Farmers experience higher rates of noise-induced hearing loss (NIHL) beginning at an earlier age than non-farming control subjects. NIHL is a preventable disability. In 1995, the Agricultural Health and Safety Network, a cooperative farm safety program sponsored by the rural municipalities of Saskatchewan and the Centre for Agricultural Medicine, initiated an education and screening program to promote hearing conservation among farm operators. Educational materials designed to raise awareness about hearing conservation were mailed directly to 18,650 farming families. A booklet, Hearing Conservation for Farm Families, was developed for the project. A postage-paid reply card enabled the farm operator and adult family members to request a hearing screening test provided by a qualified health professional close to their home community. Approximately 3,000 requests for hearing screening were received. Due to the wide geographic dispersion of the population, the cooperation of several agencies was critical in the provision of hearing screening to individuals. The protocol was developed cooperatively by the Saskatchewan Hearing Aid Plan (SHAP) and the Centre for Agricultural Medicine. Qualified health professionals from SHAP, local health districts, and the Centre for Agricultural Medicine conducted the hearing screening throughout the province. Results of screening indicated that many of the participants had already incurred significant levels of NIHL. Provision of screening tests gave the health professionals an opportunity to discuss noise exposure, prevention strategies, and the use of personal protective equipment with participants.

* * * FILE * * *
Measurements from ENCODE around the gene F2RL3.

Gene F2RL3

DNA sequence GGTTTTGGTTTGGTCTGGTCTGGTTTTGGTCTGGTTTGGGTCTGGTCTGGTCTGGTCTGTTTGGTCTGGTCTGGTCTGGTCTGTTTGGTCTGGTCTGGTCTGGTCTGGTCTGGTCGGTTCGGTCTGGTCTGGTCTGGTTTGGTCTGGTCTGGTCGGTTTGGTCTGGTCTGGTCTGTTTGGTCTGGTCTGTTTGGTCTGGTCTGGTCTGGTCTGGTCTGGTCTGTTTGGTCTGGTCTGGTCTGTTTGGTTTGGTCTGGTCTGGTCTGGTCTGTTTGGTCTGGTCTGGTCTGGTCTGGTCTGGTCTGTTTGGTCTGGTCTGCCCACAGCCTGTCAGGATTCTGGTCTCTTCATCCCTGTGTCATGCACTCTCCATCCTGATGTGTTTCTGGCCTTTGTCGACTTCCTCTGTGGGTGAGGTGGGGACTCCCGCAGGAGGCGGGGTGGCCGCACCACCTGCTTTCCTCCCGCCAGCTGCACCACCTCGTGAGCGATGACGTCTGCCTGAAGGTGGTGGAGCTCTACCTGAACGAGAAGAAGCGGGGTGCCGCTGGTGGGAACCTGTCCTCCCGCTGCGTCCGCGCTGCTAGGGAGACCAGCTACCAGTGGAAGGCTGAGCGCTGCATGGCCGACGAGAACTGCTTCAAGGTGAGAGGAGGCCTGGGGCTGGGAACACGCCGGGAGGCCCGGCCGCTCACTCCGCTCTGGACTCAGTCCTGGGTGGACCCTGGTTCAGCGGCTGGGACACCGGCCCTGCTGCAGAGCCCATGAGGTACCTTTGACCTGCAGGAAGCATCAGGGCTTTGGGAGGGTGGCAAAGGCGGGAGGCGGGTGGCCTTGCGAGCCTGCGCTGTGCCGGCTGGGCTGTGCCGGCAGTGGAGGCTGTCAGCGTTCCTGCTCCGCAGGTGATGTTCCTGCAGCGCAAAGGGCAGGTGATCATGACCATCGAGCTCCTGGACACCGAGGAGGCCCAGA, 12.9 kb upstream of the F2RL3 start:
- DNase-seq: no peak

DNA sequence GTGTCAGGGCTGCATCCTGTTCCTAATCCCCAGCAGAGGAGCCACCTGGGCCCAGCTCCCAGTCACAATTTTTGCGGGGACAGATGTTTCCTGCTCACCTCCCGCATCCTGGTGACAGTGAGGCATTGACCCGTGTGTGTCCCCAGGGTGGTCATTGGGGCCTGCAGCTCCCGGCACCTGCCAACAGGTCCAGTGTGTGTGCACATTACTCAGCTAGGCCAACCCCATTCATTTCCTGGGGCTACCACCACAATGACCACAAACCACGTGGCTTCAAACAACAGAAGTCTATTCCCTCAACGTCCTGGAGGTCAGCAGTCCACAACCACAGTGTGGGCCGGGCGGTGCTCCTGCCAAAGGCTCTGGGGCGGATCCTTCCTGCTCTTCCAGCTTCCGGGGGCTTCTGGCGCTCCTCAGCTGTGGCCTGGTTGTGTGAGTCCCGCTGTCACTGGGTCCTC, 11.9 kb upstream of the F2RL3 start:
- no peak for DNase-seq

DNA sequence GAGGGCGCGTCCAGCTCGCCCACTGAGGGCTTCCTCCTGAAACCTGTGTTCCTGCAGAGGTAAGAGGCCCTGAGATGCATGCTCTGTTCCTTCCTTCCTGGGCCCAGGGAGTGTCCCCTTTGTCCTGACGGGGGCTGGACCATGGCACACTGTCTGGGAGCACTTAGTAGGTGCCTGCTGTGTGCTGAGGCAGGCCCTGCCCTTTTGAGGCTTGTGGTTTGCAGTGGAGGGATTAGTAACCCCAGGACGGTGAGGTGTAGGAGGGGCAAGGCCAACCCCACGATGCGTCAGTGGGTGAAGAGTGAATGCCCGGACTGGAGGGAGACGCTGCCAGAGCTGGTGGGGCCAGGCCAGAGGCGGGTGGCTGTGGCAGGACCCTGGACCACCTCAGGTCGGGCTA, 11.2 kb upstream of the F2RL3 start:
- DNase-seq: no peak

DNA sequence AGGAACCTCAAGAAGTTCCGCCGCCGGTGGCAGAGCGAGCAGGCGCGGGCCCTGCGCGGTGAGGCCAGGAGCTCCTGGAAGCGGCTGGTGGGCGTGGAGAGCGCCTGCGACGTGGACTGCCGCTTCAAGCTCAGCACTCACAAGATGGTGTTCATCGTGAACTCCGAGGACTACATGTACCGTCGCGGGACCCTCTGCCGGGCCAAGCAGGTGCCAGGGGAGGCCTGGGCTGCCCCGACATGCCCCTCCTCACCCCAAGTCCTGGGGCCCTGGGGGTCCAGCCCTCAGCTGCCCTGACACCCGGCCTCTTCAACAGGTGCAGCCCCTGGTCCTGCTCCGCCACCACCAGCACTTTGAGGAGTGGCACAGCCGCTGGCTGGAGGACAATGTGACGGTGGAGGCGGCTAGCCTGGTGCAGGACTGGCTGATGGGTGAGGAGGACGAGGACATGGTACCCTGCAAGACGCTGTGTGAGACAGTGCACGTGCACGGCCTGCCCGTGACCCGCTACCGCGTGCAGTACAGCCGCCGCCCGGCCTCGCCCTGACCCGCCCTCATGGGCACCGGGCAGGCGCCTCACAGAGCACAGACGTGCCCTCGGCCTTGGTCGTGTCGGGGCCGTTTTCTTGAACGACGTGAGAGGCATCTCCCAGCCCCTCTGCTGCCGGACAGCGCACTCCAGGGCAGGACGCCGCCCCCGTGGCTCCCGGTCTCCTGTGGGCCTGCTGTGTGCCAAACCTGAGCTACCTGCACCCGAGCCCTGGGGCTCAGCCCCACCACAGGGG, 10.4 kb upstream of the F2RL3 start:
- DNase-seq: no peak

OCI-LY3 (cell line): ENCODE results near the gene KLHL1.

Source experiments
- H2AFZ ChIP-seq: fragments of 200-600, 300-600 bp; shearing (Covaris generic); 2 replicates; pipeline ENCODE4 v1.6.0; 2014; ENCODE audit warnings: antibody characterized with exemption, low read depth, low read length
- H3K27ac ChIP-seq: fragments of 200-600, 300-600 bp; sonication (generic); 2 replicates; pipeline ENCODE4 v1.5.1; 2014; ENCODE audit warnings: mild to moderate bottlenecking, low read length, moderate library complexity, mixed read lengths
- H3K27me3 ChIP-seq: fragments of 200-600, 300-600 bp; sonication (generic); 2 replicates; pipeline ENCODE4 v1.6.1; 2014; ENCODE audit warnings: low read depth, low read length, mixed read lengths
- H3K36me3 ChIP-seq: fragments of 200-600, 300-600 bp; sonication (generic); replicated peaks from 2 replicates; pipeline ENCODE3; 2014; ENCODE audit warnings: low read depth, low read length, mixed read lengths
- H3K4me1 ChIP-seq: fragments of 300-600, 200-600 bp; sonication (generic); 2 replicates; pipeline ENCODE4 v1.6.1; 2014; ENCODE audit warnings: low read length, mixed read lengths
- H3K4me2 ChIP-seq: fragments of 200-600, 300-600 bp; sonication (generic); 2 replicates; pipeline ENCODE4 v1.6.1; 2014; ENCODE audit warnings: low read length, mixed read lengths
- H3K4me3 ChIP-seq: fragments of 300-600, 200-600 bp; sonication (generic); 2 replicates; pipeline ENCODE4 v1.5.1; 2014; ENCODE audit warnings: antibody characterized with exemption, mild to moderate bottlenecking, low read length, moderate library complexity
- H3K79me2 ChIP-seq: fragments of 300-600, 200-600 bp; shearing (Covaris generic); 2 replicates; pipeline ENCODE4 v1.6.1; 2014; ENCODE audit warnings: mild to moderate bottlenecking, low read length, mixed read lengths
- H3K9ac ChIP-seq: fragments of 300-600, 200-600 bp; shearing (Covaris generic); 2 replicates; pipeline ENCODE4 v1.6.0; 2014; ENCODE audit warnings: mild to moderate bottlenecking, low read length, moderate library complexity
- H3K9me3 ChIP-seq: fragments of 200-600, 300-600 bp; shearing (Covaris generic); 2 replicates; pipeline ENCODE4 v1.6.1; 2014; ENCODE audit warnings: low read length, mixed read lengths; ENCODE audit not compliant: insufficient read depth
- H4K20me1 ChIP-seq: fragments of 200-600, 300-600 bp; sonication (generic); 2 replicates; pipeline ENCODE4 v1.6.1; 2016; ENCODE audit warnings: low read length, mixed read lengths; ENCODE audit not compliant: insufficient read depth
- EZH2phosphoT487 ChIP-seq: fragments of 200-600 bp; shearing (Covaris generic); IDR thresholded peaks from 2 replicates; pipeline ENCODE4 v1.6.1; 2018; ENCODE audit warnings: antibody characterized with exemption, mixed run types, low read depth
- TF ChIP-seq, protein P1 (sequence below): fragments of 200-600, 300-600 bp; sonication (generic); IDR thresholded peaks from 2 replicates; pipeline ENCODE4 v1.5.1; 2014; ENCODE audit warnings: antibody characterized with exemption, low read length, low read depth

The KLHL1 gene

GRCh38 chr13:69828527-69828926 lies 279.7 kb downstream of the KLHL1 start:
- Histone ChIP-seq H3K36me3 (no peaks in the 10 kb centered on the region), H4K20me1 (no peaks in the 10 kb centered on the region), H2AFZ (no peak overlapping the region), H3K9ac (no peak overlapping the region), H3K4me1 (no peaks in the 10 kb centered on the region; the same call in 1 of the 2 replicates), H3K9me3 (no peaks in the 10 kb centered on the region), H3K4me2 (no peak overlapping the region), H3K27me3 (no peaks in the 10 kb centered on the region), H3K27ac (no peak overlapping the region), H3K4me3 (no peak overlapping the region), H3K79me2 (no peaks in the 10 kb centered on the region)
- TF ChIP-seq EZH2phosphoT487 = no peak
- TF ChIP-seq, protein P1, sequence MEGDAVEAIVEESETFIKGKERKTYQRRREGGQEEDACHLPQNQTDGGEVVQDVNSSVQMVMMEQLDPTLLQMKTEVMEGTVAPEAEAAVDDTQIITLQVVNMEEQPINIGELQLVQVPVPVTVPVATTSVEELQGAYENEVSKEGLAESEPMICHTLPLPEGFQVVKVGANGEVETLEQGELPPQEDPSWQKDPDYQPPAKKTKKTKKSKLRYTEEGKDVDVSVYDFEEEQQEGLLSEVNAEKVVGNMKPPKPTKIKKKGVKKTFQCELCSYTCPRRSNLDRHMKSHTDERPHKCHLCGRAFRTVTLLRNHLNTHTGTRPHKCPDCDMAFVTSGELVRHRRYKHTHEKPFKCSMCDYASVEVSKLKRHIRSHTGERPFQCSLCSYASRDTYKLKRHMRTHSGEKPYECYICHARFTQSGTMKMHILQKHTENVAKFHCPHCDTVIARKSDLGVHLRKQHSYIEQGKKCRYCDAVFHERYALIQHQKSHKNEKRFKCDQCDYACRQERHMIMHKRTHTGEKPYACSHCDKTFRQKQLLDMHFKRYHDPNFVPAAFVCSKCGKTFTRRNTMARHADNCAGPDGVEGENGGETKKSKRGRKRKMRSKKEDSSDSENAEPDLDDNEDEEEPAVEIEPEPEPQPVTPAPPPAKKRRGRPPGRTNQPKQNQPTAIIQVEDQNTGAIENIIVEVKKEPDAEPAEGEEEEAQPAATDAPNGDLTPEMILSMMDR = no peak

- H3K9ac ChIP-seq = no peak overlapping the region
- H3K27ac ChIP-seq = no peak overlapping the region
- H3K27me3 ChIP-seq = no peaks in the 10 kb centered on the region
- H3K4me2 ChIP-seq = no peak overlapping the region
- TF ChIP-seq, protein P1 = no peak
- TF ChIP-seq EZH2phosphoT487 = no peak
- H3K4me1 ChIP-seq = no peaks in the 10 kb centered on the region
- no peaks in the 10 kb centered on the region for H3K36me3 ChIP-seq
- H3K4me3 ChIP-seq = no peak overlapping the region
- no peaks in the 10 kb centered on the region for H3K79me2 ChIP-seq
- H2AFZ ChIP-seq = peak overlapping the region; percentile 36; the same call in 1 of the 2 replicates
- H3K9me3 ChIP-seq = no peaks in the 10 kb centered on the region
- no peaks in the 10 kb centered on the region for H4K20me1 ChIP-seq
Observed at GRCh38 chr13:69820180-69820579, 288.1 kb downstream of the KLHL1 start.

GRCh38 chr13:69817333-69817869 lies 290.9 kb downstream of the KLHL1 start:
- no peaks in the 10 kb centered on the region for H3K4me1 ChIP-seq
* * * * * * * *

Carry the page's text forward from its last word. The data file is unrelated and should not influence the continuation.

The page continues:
Full article can be found in: Journal of Agricultural Safety and Health
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